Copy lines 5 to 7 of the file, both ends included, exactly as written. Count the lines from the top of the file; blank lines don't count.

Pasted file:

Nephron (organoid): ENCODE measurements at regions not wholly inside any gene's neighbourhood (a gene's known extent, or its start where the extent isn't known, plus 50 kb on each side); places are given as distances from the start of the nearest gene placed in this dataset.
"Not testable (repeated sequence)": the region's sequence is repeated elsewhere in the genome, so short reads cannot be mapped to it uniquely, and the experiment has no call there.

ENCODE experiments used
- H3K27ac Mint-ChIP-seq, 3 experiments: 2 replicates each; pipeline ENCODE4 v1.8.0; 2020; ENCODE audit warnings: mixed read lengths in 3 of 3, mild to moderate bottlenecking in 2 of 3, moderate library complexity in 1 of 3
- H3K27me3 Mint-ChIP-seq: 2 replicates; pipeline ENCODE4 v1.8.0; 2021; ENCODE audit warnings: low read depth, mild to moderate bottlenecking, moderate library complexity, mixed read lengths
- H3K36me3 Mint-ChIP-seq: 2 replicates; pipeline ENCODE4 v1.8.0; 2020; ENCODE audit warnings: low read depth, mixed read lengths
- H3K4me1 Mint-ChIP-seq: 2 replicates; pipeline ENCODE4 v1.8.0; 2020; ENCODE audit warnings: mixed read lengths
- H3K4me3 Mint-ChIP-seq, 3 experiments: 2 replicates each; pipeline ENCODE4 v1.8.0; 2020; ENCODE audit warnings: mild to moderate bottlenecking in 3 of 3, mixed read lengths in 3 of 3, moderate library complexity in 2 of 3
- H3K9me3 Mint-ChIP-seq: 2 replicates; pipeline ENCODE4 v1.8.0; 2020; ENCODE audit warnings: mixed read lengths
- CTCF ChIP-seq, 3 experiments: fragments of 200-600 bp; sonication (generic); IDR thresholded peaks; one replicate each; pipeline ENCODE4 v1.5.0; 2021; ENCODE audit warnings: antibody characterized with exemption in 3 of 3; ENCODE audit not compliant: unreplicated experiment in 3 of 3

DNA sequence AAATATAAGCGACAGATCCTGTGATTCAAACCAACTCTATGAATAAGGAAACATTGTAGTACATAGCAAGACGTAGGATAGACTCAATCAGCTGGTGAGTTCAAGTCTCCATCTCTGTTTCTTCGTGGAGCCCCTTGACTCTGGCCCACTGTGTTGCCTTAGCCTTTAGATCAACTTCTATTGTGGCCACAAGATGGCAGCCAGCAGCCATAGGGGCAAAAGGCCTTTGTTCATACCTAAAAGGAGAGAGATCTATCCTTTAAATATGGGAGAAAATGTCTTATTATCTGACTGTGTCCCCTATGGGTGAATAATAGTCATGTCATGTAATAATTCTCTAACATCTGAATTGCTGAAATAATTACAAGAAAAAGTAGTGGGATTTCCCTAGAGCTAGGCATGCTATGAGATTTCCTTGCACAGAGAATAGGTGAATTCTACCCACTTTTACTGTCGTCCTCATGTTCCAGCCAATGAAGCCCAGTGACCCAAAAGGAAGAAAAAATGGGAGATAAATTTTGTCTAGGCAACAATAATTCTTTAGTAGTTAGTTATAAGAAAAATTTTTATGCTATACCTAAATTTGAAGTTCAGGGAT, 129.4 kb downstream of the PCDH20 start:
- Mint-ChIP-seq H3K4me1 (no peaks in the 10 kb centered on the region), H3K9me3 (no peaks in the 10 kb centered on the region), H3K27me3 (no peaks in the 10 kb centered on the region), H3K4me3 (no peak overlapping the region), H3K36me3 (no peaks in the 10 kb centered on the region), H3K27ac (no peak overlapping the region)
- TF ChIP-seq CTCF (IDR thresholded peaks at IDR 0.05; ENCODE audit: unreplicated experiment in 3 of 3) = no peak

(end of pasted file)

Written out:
- H3K27me3 Mint-ChIP-seq: 2 replicates; pipeline ENCODE4 v1.8.0; 2021; ENCODE audit warnings: low read depth, mild to moderate bottlenecking, moderate library complexity, mixed read lengths
- H3K36me3 Mint-ChIP-seq: 2 replicates; pipeline ENCODE4 v1.8.0; 2020; ENCODE audit warnings: low read depth, mixed read lengths
- H3K4me1 Mint-ChIP-seq: 2 replicates; pipeline ENCODE4 v1.8.0; 2020; ENCODE audit warnings: mixed read lengths